Book Review: Schlepping Through Ambivalence

Schlepping Through Ambivalence: Essays on American Architectural Condition by Stanley Tigerman, edited by Emmanuel Petit
Yale University Press, 2011
Hardcover, 192 pages

Back in the mid-1990s, when I was a third-year undergraduate architecture student at Kansas State University, our class visited Stanley Tigerman's office on a field trip to Chicago. We were given a tour around the office by a recent graduate of KSU, whom Tigerman later mocked as we uncomfortably (at first) tried to talk to the intimidating figure. The mockery was in reference to a question from one of us about graduate school; Tigerman was pushing our tour guide to attend a reputable grad school in order to, among other things, be able to articulate ideas clearly and develop a philosophical stance. By the end of our informal chat with Tigerman he had warmed up considerably and regaled us with anecdotes and a hefty dose of advice, cutting through any BS one might expect from a practicing architect, well known or not. (Now is especially a time when honesty is in need, as students might not be given the whole truth about the unstable profession they are getting themselves into.) Needless to say, later that day when we visited a corporate office and were given a tour and slideshow by a couple of partners, we were pining for the no-holds-barred attitude of Tigerman.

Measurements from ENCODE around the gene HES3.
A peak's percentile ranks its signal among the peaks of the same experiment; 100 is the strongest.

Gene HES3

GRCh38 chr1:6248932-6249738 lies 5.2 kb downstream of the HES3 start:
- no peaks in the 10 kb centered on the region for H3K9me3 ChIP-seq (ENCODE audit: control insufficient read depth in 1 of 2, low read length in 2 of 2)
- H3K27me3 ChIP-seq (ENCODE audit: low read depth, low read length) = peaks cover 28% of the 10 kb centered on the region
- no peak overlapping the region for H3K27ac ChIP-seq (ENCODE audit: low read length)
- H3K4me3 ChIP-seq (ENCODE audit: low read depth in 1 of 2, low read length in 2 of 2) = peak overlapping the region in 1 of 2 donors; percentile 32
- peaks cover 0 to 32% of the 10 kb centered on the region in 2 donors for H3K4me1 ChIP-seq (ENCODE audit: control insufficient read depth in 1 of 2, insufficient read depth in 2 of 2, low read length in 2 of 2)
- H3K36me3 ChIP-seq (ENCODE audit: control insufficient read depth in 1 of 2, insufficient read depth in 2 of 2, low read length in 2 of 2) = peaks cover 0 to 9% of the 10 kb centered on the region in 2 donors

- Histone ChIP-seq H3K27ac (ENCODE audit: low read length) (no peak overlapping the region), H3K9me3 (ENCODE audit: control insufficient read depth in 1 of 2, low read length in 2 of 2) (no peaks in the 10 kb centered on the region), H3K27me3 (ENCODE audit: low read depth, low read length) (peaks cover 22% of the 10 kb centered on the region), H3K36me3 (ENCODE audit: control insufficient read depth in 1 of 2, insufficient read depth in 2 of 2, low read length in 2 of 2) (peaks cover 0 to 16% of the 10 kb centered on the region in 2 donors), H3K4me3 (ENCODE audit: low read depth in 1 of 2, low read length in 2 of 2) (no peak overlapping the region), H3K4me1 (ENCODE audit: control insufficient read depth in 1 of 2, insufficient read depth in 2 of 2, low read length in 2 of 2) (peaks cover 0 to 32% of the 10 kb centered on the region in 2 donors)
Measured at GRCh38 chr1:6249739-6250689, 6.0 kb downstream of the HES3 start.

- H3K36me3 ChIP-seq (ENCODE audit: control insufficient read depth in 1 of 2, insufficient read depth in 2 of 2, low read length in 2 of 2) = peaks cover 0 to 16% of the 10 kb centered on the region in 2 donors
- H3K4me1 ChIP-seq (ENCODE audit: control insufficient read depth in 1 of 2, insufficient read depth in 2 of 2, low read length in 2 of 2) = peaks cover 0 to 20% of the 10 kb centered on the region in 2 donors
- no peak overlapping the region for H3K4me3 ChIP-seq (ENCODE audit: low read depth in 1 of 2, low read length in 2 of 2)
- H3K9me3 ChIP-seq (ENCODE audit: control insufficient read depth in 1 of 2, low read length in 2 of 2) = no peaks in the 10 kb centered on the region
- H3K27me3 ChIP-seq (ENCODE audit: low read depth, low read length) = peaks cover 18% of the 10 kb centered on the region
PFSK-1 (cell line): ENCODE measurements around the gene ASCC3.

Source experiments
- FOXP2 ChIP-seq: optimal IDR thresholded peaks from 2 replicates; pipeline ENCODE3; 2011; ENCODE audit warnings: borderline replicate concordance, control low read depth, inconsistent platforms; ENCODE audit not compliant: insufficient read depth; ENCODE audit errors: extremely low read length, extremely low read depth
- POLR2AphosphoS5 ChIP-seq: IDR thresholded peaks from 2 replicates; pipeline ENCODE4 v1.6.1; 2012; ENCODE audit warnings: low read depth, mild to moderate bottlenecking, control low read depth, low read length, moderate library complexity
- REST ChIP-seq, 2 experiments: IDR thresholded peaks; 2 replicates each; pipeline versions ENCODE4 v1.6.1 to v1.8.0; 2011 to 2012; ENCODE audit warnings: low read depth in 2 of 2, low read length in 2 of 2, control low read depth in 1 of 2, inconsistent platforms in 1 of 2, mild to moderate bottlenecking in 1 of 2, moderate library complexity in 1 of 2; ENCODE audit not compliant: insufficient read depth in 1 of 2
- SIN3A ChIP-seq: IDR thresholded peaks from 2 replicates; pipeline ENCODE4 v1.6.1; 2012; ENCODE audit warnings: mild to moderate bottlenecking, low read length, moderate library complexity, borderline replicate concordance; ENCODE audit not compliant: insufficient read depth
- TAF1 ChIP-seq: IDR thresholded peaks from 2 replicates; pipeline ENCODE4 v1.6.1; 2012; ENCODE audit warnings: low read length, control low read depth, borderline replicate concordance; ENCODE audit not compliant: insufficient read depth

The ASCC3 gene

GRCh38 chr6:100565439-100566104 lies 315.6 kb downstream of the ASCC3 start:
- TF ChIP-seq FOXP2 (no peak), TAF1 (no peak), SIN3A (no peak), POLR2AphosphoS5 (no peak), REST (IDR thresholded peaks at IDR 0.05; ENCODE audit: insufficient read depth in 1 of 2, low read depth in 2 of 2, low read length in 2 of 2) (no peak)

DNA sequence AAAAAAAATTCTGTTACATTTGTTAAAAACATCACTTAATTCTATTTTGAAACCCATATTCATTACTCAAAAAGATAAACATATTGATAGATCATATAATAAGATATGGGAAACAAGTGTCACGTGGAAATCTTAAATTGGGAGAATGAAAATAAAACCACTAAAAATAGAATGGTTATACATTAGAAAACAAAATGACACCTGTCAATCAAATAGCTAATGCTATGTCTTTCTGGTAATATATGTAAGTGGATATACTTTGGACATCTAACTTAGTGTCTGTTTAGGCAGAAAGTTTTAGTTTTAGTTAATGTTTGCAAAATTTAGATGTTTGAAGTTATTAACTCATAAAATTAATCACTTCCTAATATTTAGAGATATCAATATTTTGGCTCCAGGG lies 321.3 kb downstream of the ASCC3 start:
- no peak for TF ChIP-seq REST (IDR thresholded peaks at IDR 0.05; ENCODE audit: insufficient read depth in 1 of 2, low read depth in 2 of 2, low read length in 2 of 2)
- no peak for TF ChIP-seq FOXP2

My slight engagement with Tigerman was extended a couple years later when I was an editor of Oz Volume 18, for which he submitted an essay, "Architectural Meaning in Hebraic Measurement." That essay is one of Tigerman's 25 "mostly unpublished essays written between 1964 and 2010" that is collected here by Emmanuel Petit. The book coincides with the exhibition at Yale School of Architecture last year, "Ceci n’est pas une reverie:  The Architecture of Stanley Tigerman" as well as Designing Bridges to Burn: Architectural Memoirs by Stanley Tigerman, published by ORO Editions. At the age of 81 Tigerman appears to be in the spotlight after decades of practicing, theorizing, and educating, the last at Archeworks, the "alternative design school" he founded in Chicago in 1993 with Eva Maddox.

The 25 essays are separated into four sections: History, Theory, Commentary, Poesis. An excellent foreword by Petit grounds the essays within some background of Tigerman's career and some recognizable strands of focus. The first chapter presents mainly texts where Tigerman deals with Mies van der Rohe and his influence on Chicago; it goes without saying that Tigerman is for an alternative to the influential master architect. Theory deals with Deconstructivism, religion, and other ideas (this is where the Oz article is found). Commentary finds Tigerman setting his sights on other architects, such as Philip Johnson, Robert A. M. Stern, and Louis I. Kahn. The last section includes the shortest pieces, but probably the most accessible ones. It's clear in these one-to-two-page texts that many were never written for publication; combined with his "architoons," they have an honesty that, while sometimes cryptic, is refreshing, reminiscent of my brief meeting with him many years ago.